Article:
As a child I had two jokes from Mad Magazine on my wall that both confused and entertained me: "All that glitters is not gold, said the camel urinating in the moonlight" and "Rome wasn't built in a day, it just looks that way." They are both visual puns that question the literal.
Early on I was fascinated with classical history painting first encountered at the Huntington Library in Southern California. I spent days in the manuscript collection with its Gutenberg Bible and Books of Hours. I was curious about the Madonna and her nude baby and perplexed by the audacity of Mrs. Siddons posing as the muse. My father took me on painting excursions and introduced me to the American regionalists Reginald Marsh, Grant Wood and Thomas Hart Benton whose narratives were more useful to me. Though I was embarrassed by their authenticity and bare-faced sincerity as a child, I now strive for those elements in my painting. At my opening at P.S. 1 in 1978 Joyce Kozloff commented, "god, Lulu, your work is so American."
In 1962, my second year at La Verne College, I bought a motor scooter to commute to Scripps College for Life Drawing classes. The Dean of Women and the Faculty reprimanded me with complaints that the nude drawings on my dorm walls were indecent and that I was contaminating La Verne with liberal politics. This incident sealed my fate as an artist.
In 1965 I moved to the San Francisco Bay Area and found a creatively eclectic environment at California College of Arts and Crafts where I received a BFA and MFA in painting. Outsider art, narrative painting and underground comics were taken seriously and reinforced my early direction as did Peter Saul and H.C. Westerman. Rebelling against the remnants of the AE movement, my friends and I hid out in the Oakland Cemetery and invented intricate narratives we called 'Bad Art'. Through distortion I found I could describe the flavor and personality of my subjects, not merely their physical identities. The clincher was the discovery that I could combine 'real' space along with caricature to create edgy juxtapositions. During art school I worked in the Rare Book Room at UC, Berkeley where I spent lunch hours in the vault pouring over illuminated manuscripts, incunabulae, Chinese erotica and the private journals of Robert Duncan.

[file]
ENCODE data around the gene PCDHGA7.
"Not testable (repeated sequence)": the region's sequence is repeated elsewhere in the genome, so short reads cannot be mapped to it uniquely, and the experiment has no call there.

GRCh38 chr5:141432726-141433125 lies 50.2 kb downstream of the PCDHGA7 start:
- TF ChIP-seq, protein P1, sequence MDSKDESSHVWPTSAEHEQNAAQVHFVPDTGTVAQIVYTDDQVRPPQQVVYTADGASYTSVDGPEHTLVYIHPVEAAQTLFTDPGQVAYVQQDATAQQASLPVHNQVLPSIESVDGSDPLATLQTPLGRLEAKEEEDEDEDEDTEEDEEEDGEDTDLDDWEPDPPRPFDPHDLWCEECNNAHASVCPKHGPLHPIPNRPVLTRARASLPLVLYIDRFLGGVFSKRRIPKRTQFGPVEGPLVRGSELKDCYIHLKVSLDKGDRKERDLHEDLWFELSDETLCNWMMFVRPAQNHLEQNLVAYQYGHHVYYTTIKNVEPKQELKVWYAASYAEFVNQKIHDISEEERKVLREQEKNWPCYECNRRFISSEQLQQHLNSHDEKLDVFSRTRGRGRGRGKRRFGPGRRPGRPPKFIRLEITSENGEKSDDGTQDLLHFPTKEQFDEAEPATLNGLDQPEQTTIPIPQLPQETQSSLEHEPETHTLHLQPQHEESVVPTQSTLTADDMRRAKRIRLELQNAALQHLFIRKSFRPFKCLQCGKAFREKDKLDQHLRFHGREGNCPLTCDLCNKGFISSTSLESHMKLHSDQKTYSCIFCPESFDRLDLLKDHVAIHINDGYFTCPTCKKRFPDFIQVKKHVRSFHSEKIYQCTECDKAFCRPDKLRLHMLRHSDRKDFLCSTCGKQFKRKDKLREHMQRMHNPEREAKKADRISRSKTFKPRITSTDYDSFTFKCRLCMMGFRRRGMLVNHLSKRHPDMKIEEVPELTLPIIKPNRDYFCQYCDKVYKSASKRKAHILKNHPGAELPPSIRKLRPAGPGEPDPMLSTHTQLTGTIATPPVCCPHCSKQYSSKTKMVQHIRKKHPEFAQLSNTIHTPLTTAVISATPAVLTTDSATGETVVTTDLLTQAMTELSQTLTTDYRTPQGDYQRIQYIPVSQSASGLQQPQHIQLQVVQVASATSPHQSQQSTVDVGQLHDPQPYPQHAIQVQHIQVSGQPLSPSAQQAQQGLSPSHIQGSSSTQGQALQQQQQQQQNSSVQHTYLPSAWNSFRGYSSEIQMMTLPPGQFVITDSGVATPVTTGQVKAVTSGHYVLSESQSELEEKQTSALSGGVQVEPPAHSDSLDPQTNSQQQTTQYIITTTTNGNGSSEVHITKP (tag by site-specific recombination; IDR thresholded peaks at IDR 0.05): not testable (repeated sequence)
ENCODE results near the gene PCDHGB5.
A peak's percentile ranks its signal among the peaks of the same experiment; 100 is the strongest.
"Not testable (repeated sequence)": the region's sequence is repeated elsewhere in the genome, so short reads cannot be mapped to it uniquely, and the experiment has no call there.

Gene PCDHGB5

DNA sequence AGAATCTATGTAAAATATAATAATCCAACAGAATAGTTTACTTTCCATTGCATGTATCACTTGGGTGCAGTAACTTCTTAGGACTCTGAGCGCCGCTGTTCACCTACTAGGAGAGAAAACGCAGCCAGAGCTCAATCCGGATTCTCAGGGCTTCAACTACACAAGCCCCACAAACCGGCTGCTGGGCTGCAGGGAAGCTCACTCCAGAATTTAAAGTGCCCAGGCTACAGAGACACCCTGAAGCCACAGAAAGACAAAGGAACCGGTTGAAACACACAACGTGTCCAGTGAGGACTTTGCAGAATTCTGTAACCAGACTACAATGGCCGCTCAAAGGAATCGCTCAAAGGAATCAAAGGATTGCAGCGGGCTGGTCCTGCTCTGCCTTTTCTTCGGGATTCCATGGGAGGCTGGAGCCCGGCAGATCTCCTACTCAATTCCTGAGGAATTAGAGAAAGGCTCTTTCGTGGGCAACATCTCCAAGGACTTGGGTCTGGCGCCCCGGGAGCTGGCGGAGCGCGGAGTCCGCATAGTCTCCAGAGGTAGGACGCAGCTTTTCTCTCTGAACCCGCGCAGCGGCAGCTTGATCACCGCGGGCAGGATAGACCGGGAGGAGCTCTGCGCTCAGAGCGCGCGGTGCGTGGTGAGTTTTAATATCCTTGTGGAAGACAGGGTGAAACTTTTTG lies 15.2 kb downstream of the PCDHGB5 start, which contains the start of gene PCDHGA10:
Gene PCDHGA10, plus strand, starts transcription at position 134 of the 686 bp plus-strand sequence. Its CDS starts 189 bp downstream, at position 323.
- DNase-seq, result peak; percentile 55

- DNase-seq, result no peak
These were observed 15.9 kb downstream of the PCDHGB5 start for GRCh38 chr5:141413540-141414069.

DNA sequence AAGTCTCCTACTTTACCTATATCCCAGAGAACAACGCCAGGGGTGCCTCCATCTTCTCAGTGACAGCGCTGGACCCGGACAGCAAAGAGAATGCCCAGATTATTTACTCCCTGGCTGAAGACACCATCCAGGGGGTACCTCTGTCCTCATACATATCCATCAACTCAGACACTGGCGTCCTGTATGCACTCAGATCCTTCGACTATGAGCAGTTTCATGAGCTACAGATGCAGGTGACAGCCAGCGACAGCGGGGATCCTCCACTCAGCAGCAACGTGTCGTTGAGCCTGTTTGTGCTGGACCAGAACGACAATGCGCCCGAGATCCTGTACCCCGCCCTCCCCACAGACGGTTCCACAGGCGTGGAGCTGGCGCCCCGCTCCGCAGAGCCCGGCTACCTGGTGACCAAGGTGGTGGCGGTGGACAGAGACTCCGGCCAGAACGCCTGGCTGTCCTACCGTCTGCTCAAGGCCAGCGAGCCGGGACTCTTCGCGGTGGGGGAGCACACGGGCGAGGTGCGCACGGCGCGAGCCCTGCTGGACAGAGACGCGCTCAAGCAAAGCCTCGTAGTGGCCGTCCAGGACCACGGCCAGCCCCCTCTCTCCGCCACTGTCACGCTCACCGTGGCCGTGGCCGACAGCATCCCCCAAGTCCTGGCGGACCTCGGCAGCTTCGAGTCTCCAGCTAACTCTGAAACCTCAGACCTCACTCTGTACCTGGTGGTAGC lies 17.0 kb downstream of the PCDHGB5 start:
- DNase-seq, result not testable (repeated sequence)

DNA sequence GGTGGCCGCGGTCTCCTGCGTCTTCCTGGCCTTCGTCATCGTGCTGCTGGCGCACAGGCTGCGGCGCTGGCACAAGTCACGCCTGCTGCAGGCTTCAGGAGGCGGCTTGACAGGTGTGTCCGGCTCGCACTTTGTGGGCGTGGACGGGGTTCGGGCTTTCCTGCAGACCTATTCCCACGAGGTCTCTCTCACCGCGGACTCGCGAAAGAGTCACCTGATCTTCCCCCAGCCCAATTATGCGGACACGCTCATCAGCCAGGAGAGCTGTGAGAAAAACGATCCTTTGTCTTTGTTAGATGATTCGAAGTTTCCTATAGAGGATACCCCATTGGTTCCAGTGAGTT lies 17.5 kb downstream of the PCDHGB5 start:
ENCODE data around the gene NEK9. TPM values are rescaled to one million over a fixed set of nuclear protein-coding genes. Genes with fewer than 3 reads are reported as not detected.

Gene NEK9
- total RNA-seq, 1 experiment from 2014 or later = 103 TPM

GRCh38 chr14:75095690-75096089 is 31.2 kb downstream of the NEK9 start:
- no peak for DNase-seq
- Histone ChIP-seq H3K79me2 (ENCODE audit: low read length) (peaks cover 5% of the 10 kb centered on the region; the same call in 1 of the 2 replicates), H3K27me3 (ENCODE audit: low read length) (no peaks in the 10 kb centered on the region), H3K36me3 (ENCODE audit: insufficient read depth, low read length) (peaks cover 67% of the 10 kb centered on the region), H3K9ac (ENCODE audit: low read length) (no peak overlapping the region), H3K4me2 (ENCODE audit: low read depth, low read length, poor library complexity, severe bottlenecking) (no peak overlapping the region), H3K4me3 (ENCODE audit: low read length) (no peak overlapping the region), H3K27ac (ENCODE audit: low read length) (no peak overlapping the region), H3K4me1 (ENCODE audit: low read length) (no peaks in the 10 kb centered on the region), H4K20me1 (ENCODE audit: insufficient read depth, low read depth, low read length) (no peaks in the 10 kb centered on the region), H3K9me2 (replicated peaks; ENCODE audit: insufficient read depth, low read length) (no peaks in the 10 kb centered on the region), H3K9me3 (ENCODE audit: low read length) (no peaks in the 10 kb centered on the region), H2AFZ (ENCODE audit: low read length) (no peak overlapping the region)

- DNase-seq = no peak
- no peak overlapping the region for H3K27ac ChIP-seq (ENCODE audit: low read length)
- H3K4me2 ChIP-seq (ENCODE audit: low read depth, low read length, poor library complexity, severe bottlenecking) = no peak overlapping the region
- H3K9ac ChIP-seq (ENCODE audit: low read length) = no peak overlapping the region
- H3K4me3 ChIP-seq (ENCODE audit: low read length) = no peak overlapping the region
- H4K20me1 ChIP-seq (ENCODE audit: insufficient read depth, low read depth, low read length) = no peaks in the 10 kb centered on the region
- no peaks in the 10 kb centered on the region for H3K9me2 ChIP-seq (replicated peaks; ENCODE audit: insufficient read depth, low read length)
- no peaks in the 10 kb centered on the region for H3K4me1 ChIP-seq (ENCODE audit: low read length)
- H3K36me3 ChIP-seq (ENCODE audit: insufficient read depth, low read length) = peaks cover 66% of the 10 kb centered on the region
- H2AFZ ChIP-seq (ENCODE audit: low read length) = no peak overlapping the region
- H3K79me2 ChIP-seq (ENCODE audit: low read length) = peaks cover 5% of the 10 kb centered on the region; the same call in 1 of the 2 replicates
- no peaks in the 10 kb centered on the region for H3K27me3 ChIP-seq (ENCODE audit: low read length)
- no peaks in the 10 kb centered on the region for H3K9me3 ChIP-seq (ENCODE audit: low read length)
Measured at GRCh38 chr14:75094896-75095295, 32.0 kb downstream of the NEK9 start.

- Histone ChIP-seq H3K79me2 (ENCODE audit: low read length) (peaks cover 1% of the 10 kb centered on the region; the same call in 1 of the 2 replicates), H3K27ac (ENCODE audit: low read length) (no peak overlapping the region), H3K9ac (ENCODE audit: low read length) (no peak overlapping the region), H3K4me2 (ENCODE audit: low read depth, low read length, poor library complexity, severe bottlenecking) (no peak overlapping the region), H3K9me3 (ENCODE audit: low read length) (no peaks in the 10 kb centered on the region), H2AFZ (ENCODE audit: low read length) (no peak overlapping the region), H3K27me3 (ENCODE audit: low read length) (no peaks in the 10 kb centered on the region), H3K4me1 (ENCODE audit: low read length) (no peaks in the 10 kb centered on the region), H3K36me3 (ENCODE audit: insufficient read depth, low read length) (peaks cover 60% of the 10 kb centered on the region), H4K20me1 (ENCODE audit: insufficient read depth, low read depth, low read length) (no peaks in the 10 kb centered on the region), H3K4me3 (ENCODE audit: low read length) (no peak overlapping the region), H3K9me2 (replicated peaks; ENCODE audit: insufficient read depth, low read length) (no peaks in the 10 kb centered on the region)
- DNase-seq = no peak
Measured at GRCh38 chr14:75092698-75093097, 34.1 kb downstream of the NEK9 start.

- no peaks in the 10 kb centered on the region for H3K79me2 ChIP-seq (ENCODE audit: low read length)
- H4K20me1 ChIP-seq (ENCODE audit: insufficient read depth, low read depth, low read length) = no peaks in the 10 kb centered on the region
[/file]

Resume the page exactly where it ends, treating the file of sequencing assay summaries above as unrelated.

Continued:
Through involvement in the emerging Women's Artist movement my paintings explored modern-day romance, gender issues and sexual politics in the art world. In 1981 I developed a character who inhabits my paintings as the 'Archetypal Artist', my alter ego. She is the equivalent to Alfred Jarry's Pere Ubu and the narrator in paintings focusing on the artist's predicament. Wearing red and white striped shirt and green Capri pants, she has metamorphosed into Athena, wounded Chiron, played to Pygmalion, and accompanied the Three Fates. In a recent painting, titled The Anatomy Lesson, she teaches anatomy while dancing with a flayed 'speci-man' as a skeleton approaches to cut-in.
In 1994 I led my first semi-annual 'Art Lover's Tour' to Italy. I began a series of travel journals which form the basis of my painting research back home. I have recently begun exhibiting the journals along with my paintings.